The 7 spot, Coccinellidae septempunctata, is widespread throughout the UK. The ladybird below has normal colouration of a 7 spot (Coccinellidae septempunctata), but there also are dark coloured ones. This type of dark colouration is not so unusual, and is linked to the genes of the beetle. It is believed that in colder areas the dark colouration may be an advantage because it will enable the beetle to warm up more quickly. Also in this species the spot number can vary from 0 - 9, but 7 is by far the commonest.
Adults range in length from 6 - 8 mm. And larvae are up to 10 - 12 mm long. Both pupae and larvae are grey and black with orange splotches. And can be found on a wide variety of plants. The female lays batches of 10 - 50 eggs in aphid colonies.
Adults often overwinter together in huge numbers as this conserves warmth.
Above and below is the Orange ladybird, Halyzia 16 guttata. This ladybird is unusual in the it feeds on mildew on the undersides of the leaves of deciduous trees, although its secondary food is aphids. The spots can be white or creamy-yellow, and the number can vary from 12 - 16. Adult body length is 4.5 - 6.0 mm.
It overwinters in leaf litter, on trees (especially sycamore), and also underground. Its eggs are off-white - pale lemon yellow and laid in batches of up to 24 on leaves. I found this one injured and clinging to the side of a gate into the woods.
The 14 spot ladybird, Propylea quaturodecimpunctata, above, is yellow with black spots, and it has orange legs. It is found throughout the UK, although less common towards the north, and fairly uncommon in Scotland. Its distribution has decreased since 1990. The spots can be joined up, and very varied in pattern, but tend to be more rectangular than round. There is a dark variety of this species where the background is black and the spots are yellow. The spot number can vary from 4 - 14. Adults are 3.5 - 4.5 mm long, and are found from April - September. It is found on a wide variety of plants, but usually low growing ones, or lower down on taller plants.
14-spot larvae will die if they do not feed for 36 hours.
The 10 spot ladybird, Adalia 10-punctata has orange/yellowish coloured legs and antennae, but the spot pattern is varied, as is the background colour. In fact the 10-spot has over 40 different names mainly because it has so many different colour patterns, leading taxonomists to believe they were describing different species.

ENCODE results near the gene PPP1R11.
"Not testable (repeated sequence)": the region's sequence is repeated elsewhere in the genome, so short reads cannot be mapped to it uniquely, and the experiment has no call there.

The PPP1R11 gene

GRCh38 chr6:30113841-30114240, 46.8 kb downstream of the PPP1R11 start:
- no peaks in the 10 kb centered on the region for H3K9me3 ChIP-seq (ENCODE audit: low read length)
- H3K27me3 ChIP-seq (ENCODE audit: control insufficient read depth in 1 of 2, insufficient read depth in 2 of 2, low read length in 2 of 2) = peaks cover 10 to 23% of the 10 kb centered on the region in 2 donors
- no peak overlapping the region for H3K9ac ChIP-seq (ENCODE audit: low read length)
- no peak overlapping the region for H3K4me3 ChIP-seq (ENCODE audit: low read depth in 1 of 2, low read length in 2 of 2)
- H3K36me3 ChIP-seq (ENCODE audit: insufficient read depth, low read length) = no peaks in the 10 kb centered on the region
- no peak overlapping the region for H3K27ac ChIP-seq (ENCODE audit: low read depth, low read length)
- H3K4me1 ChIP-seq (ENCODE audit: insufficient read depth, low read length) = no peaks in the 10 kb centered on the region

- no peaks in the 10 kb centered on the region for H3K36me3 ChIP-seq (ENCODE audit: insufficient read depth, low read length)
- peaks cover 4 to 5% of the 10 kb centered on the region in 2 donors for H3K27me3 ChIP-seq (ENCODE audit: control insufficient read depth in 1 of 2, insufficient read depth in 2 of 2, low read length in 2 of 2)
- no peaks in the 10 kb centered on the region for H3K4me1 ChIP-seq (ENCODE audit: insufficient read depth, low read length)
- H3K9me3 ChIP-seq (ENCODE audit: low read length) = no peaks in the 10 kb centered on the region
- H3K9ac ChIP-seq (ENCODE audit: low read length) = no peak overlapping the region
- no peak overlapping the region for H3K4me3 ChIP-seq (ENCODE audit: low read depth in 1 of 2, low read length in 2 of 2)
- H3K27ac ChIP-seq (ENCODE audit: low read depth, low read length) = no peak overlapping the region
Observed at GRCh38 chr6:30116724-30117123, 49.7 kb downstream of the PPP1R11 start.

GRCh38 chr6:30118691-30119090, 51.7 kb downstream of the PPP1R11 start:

Adult body length is 3.5 - 5. 0 mm. It is found throughout the Palaearctic region. In the U. K. it is usually found on deciduous trees, in meadows and gardens, and is common. The adults are commonly seen from May - October.
Harlequin ladybird, Harmonia axyridis above. This ladybird has multiple common names and even more colour patterns. Harlequin is probably the most apt common name. I thought the one above was a large melanic 7 spot until I was corrected. This ladybird is not native to the U. K., and was first recorded here in 2004. It came originally from Asia, and has been widely, and successfully, used in the biocontrol of aphids. However since 1988 it has spread over most of North America, Europe, New Zealand, and has started invading South America and South Africa. In many areas it has become the most common ladybird, outcompeting the local species. In colder areas the adult can hibernate through the winter.
The adult body length is 5.0 - 8.0 mm. The legs are always brown. An adult female can lay 20 - 50 eggs per day, and as she can live for up to a year it is possible for a female to lay 4000 eggs in her lifetime, but probably 1000 is more common. The eggs hatch in a week, larval stages take 3 - 4 weeks, and pupation just one week.
The prey of both larvae and adults includes aphids, and almost any other small insect, adult, lava or egg, including native ladybirds. It will also eat pollen, drink nectar and honeydew, and juice from fallen fruit.
Not a ladybird, but similar - click here
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